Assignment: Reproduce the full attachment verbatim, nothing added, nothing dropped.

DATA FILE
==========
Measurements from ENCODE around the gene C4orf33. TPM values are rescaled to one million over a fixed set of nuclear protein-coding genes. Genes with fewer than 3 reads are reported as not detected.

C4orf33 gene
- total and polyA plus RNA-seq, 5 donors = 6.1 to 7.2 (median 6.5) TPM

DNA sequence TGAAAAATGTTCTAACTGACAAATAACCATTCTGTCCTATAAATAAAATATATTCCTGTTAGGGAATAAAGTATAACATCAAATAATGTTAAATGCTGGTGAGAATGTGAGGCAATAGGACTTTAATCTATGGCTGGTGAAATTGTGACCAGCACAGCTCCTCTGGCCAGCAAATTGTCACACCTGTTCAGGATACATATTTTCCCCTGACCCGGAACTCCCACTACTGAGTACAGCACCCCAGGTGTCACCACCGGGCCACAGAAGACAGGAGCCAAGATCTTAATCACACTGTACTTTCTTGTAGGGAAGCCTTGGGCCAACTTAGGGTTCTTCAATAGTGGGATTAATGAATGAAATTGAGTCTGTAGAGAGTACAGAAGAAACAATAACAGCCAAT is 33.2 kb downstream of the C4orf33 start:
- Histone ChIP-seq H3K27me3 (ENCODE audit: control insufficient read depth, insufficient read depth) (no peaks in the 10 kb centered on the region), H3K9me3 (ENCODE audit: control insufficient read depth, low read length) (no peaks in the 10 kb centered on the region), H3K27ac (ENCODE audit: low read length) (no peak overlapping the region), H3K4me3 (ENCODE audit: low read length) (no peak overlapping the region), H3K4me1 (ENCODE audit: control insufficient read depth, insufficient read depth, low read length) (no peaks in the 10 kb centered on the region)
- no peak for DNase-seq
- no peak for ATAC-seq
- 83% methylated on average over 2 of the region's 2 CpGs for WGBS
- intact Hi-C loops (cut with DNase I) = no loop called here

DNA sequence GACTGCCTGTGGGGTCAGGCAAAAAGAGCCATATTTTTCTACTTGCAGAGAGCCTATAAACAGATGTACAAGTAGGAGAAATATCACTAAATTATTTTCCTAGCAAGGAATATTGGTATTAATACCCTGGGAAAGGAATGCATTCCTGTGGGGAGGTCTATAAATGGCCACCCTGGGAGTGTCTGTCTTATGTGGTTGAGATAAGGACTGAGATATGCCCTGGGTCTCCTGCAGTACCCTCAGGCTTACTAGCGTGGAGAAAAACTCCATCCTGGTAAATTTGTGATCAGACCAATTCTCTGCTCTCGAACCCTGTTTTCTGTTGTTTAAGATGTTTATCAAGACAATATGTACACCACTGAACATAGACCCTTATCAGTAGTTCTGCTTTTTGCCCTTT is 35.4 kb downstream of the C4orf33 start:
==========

Measurements from ENCODE around the gene C4orf33. TPM values are rescaled to one million over a fixed set of nuclear protein-coding genes. Genes with fewer than 3 reads are reported as not detected.

C4orf33 gene
- total and polyA plus RNA-seq, 5 donors = 6.1 to 7.2 (median 6.5) TPM

DNA sequence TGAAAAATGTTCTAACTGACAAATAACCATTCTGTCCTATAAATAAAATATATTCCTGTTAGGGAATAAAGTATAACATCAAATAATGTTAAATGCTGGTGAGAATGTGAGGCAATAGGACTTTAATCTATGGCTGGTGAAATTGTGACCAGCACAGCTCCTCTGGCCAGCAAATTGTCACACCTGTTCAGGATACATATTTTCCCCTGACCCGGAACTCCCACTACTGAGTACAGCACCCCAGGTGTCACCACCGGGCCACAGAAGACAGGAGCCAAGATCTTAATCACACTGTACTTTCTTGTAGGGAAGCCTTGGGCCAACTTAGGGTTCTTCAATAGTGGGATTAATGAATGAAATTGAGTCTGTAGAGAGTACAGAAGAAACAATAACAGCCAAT is 33.2 kb downstream of the C4orf33 start:
- Histone ChIP-seq H3K27me3 (ENCODE audit: control insufficient read depth, insufficient read depth) (no peaks in the 10 kb centered on the region), H3K9me3 (ENCODE audit: control insufficient read depth, low read length) (no peaks in the 10 kb centered on the region), H3K27ac (ENCODE audit: low read length) (no peak overlapping the region), H3K4me3 (ENCODE audit: low read length) (no peak overlapping the region), H3K4me1 (ENCODE audit: control insufficient read depth, insufficient read depth, low read length) (no peaks in the 10 kb centered on the region)
- no peak for DNase-seq
- no peak for ATAC-seq
- 83% methylated on average over 2 of the region's 2 CpGs for WGBS
- intact Hi-C loops (cut with DNase I) = no loop called here

DNA sequence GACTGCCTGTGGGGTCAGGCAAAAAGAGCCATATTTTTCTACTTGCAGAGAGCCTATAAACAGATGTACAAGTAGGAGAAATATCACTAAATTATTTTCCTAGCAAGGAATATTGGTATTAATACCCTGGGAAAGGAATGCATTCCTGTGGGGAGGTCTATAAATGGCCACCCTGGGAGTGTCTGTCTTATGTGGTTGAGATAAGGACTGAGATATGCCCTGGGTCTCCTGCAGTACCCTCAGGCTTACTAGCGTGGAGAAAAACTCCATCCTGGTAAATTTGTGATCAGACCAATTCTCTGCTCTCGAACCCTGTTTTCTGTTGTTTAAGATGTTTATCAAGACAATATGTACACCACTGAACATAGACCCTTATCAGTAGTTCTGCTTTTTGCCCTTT is 35.4 kb downstream of the C4orf33 start: